If you're reading this blog you probably have some interest in assisted reproduction. I'll interrupt my previously scheduled hand-wringing over religion to bring you more information on the wonderful "X, Y and Me" books that came up in my discussions with Jenny and Erin. Here's a little more info about this invaluable resource.
This is what it says on the books' website, http://www.xyandme.com:
"The author of the X, Y, and Me Book Series has...seen infertility from the perspective of both patient and caregiver...We believe that it is a child’s right to know their genetic origins...Some psychological professionals believe that a child should be told of their origin from the very beginning...This prevents the emotional upset that could occur if a child accidentally discovers, or is told later in life that he was conceived in an alternative way. Although professionals tell the parents it is best to disclose, very few tools are available to help them...the desire to help IVF patients nurture their child are the motivations for...these books."
Amen, Sister! People who want so strongly to share their love with a child that they undergo assisted reproduction should be proud of that fact, not ashamed. Doctors today are offering genetic testing to determine if people have the genes to put them at risk for everything from heart disease to breast cancer. By the time our children are adults they are as likely to get a genetic work up at the doctor's office as we are to get a blood test. How can we think our children will never find out if they are created from donor gametes: "Mom, I found out that my early-onset breast cancer is caused by the BRCA-1 gene -- why am I the only one in our family who has it?" or "Dad, how is it that you and mom both have A-negative blood but my blood is O-positive? That's impossible."
Children who know as early as they can remember that they are adopted or conceived with donor gametes regard it as normal. But how can a parent share complicated medical information with a child in an age-appropriate, non-sexual way?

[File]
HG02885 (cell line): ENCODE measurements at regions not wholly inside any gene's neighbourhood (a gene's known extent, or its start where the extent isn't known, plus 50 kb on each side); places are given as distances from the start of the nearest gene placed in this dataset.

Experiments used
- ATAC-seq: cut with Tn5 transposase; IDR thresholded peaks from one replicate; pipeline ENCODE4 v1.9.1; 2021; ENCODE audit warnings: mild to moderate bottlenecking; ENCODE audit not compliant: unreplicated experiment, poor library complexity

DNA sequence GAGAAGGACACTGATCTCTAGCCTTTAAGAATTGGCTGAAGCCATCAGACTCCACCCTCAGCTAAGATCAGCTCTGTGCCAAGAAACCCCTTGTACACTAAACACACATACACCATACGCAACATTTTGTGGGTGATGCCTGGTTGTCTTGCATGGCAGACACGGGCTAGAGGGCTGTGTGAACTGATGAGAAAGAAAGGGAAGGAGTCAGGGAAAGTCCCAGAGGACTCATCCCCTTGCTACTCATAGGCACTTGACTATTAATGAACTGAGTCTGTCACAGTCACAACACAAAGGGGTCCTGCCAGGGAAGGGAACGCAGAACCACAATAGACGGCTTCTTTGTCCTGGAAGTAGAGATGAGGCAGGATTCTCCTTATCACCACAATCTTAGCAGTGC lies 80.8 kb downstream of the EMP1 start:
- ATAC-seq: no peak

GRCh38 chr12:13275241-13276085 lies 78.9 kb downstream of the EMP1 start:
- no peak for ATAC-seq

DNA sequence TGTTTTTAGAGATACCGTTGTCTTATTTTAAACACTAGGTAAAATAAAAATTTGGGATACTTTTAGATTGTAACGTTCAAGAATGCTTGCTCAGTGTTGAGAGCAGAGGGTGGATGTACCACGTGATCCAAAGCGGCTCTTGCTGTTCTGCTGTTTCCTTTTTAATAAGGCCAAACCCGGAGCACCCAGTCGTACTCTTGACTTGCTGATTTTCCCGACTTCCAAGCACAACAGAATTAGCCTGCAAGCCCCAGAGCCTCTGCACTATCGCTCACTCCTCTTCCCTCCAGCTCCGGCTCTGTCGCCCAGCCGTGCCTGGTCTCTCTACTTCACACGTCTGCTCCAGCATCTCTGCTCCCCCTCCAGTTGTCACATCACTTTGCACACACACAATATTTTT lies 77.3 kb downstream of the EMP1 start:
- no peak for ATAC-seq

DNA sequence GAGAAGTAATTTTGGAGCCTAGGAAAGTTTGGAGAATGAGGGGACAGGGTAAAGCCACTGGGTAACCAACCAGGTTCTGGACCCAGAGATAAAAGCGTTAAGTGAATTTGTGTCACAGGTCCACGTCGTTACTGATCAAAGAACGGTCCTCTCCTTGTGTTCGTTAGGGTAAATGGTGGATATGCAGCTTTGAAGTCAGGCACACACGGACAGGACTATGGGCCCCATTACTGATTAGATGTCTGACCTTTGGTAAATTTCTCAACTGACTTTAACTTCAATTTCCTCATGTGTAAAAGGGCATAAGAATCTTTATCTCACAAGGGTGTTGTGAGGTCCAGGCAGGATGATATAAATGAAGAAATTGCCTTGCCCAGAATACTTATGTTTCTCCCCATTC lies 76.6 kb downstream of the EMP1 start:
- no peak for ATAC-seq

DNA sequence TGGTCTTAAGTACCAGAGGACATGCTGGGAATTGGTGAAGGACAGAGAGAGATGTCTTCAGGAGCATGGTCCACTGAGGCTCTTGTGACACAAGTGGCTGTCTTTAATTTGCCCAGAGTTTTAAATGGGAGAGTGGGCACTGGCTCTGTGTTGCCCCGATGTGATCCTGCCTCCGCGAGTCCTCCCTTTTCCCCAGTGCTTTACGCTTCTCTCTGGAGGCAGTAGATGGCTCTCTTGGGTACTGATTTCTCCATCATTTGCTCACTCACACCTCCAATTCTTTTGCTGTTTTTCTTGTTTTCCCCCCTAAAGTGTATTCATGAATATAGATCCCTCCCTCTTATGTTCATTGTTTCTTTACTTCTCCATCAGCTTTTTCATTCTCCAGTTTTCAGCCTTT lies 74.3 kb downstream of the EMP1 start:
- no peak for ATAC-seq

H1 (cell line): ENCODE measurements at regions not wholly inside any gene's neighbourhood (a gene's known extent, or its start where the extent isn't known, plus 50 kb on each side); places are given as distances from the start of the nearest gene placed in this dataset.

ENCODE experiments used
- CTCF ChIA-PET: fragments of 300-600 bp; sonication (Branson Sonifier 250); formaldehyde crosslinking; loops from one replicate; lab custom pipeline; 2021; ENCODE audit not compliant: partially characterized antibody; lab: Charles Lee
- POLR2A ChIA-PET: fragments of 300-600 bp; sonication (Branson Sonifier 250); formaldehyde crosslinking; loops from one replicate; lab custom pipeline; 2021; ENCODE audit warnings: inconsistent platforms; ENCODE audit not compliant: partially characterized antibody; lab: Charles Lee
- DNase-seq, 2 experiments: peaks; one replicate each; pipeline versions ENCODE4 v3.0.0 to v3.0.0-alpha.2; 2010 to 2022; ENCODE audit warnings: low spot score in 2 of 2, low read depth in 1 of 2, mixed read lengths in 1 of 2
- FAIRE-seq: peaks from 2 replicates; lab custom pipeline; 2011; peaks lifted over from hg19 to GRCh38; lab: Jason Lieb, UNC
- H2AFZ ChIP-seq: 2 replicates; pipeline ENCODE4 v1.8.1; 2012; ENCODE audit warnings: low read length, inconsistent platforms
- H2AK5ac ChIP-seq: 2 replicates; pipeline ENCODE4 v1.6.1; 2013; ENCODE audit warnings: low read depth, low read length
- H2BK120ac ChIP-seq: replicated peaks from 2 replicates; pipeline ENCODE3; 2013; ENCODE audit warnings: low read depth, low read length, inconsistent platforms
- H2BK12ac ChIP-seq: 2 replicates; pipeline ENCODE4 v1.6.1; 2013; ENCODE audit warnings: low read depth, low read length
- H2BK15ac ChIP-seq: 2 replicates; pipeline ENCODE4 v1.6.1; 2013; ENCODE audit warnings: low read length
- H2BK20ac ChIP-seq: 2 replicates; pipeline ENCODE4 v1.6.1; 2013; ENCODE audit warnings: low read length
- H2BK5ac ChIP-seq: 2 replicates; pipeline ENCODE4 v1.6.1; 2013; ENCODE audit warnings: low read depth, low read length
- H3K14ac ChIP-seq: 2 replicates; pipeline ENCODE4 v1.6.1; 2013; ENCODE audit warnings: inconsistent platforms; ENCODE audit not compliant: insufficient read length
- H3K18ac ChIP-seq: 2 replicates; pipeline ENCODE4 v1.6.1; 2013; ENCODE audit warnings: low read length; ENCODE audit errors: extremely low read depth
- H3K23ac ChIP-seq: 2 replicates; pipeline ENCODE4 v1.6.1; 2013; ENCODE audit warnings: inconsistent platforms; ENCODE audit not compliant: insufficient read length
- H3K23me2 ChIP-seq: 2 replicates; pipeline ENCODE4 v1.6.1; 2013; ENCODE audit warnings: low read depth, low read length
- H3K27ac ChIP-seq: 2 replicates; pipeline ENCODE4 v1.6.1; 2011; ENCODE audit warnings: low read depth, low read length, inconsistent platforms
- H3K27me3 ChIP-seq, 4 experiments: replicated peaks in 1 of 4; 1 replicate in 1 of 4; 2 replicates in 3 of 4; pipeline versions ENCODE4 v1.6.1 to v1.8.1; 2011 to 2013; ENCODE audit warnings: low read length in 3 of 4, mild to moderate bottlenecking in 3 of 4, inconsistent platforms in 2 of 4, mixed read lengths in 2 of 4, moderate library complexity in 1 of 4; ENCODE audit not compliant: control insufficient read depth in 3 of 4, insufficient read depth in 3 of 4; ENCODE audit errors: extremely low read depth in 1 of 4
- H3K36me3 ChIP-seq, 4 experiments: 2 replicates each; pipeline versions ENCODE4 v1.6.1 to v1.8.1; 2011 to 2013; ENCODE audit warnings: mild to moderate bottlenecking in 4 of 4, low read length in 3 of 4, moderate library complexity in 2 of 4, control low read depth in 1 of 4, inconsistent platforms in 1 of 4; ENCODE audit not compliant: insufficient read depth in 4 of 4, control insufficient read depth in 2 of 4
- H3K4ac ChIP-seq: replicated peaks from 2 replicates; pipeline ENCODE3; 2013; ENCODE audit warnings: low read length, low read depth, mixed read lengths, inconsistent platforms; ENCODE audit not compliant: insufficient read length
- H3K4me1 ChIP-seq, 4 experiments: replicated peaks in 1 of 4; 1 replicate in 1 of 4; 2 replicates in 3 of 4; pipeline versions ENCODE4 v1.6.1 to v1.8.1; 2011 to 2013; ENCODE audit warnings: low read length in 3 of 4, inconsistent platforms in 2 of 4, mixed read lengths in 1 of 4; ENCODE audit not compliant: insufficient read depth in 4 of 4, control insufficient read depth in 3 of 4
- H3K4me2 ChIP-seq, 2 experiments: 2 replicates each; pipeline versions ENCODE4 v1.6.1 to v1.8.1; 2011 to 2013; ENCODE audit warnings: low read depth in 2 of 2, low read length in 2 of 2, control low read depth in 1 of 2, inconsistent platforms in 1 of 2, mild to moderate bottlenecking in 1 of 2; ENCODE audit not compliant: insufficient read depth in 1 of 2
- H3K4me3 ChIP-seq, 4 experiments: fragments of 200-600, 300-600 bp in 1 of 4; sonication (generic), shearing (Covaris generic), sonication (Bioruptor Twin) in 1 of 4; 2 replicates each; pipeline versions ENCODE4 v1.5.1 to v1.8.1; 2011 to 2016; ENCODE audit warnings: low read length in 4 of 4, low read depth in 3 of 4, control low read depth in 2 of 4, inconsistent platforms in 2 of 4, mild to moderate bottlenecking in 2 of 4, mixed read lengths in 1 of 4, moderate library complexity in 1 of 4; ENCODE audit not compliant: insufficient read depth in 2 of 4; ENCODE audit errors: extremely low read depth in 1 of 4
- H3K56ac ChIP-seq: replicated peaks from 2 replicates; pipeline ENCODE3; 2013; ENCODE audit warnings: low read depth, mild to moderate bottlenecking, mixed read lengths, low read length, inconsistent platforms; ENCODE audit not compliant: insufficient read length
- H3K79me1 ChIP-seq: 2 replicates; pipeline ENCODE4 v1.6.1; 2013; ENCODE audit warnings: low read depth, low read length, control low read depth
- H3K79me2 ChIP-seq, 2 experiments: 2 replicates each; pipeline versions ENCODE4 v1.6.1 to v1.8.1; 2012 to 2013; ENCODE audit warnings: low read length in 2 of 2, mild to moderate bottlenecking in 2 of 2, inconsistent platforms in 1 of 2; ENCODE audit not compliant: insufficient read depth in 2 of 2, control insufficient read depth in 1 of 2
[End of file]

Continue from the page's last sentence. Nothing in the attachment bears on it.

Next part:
The "X, Y and Me" books were invented to address just these concerns. As the welcome page puts it:
"There is much controversy as to whether it is a child's right to know his or her genetic heritage. This delicate issue of disclosure needs to be decided by parents; especially as science and medicine continue to delve into the genetic inheritance of disease.
It can be very difficult for parents to know how and when to disclose this information...[perhaps] they don't know how to broach the subject, the time never seems right, or they may be afraid of their child's reaction. Some literature shows there may be a real advantage to giving information regarding conception to a child at a young age. This prevents the emotional upset that could occur if a child accidentally discovers or is told later in life that he or she was conceived in an alternative way. It is especially devastating to find out as an adult that one or both of your parents are not genetically related to you. Adults told later in life often feel hurt, angry, and betrayed.
The books available from X, Y, and Me...[let] this information...be given in a factual, non-emotional, matter-of-fact way. By reading these books to a child from infancy through early childhood, the child then develops a progressive understanding and grows up knowing "no differently". It is our hope that these books will be helpful to parents as they deal with this delicate, but very real, issue."
I wrote to the books' author, Janice Grimes, for a list of books and more information on her company. Here's what she said:
"Thank you for your email. I have been following your blog...My books mainly sell by word of mouth...It is my plan to someday have a version that fits every family situation, including [as in your family] female partners that use the egg from one partner while the other partner carries the pregnancy. I think that is a wonderful way for female couples to share in the creation of a family.....I wish you all the best with your embryo donation."
She's really helping parents, and she's nice too! Here are the books that Janice currently publishes. There's one to fit most assisted reproduction scenarios:
Two parent Books:
IVF using Donor Sperm
Donor Insemination (IUI with donor sperm)
Female Partners (IUI with donor sperm)
Male Partners (Traditional surrogacy)
Single Parent Books
Single Mom - Donor Insemination
Single Mom - IVF using Donor Sperm
Single Mom - Donor egg / Donor sperm
Single Mom - Donor Embryo
Single Dad - Traditional Surrogacy (IUI)
Single Dad - Donor egg / gestational carrier
Wow, she really covered the spectrum of assisted reproduction. We read her book to our son all the time and he loves it. We had to print some labels to change some of the pronouns from "he" to "she" but that's because our family-building method was relatively rare.
Janice goes on to say:
"The title of the books for single parents is "Before You Were Born...My Wish For A Baby." If anyone goes to my website, they can read the full version of the Egg Donation book. Then they can view all the illustrations. The pictures are almost exactly the same in both the two parent books and the single parent books. We did remove a parent bear [characters in the book are drawn as bears] on several pages in the single parent versions."
If you have a child conceived the new-fangled way, or you know someone who does, X, Y and Me is an invaluable resource. Check it out!